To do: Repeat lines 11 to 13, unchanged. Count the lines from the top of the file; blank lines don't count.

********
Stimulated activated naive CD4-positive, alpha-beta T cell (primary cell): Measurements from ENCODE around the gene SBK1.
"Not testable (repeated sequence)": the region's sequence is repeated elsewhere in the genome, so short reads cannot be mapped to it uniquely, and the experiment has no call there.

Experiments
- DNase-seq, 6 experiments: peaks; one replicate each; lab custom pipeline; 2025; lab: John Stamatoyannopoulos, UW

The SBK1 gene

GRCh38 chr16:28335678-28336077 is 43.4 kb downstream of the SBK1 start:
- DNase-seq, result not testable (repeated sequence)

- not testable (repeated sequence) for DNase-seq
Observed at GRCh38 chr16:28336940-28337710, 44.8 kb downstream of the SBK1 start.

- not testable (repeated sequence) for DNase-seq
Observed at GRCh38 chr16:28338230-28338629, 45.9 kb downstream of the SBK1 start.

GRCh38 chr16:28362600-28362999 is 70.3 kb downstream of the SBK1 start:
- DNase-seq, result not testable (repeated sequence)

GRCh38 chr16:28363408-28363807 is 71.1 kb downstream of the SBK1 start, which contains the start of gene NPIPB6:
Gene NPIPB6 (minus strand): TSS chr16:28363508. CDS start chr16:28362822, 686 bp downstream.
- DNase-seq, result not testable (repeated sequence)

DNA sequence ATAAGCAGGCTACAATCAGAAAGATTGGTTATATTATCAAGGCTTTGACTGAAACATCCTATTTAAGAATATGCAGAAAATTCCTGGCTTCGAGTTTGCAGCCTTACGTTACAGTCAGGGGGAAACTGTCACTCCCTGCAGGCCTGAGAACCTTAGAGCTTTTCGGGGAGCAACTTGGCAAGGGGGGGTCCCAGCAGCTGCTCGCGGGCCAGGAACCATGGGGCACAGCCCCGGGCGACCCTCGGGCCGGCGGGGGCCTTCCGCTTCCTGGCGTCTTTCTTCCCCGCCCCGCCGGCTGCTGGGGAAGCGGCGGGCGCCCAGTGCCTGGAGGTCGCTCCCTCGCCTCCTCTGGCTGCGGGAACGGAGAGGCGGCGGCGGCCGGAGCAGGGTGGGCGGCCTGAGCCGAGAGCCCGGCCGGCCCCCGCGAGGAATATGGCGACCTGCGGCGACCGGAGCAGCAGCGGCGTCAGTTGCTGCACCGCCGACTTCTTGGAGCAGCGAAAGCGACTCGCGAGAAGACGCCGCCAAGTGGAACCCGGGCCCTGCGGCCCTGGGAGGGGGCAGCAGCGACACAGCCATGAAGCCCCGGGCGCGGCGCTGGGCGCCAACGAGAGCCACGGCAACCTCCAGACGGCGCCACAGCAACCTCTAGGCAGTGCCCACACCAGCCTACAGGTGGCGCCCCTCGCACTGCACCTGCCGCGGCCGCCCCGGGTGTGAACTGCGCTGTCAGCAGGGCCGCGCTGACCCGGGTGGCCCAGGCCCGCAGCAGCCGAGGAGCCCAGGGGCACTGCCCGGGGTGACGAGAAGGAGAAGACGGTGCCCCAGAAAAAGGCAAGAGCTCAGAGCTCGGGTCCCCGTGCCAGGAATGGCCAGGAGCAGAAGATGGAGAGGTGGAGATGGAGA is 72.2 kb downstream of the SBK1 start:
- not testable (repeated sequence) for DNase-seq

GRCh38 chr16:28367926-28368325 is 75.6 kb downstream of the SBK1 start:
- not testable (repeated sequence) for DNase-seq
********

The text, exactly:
Observed at GRCh38 chr16:28338230-28338629, 45.9 kb downstream of the SBK1 start.

GRCh38 chr16:28362600-28362999 is 70.3 kb downstream of the SBK1 start:
- DNase-seq, result not testable (repeated sequence)